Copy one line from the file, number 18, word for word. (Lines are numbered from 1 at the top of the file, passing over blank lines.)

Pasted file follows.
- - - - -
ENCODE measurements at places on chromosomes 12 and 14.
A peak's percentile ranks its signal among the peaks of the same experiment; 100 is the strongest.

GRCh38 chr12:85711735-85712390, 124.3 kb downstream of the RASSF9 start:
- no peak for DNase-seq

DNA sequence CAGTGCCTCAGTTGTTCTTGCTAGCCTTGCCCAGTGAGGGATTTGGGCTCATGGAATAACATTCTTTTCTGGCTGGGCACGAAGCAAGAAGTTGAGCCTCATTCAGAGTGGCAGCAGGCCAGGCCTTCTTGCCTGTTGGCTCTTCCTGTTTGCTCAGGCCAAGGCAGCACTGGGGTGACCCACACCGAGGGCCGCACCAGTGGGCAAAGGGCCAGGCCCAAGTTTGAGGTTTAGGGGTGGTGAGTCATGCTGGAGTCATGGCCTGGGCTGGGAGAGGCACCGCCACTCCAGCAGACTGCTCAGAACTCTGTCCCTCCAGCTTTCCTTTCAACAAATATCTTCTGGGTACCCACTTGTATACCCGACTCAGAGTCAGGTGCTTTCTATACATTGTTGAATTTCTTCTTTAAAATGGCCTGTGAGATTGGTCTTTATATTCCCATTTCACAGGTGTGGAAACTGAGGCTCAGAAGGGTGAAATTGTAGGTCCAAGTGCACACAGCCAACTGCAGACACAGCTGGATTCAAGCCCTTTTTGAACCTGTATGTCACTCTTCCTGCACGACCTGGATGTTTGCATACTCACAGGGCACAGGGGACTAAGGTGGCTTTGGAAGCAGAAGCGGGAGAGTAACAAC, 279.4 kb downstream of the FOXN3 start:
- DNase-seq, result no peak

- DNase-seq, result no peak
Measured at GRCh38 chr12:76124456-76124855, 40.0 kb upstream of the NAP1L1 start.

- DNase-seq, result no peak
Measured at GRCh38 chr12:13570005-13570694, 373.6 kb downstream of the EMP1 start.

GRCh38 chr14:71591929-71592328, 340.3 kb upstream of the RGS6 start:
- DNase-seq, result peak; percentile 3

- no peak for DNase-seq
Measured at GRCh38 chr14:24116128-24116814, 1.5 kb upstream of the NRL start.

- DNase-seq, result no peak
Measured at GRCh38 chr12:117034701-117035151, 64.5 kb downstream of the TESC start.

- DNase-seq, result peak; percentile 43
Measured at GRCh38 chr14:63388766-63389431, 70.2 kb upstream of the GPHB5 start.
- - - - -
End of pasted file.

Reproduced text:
Measured at GRCh38 chr14:63388766-63389431, 70.2 kb upstream of the GPHB5 start.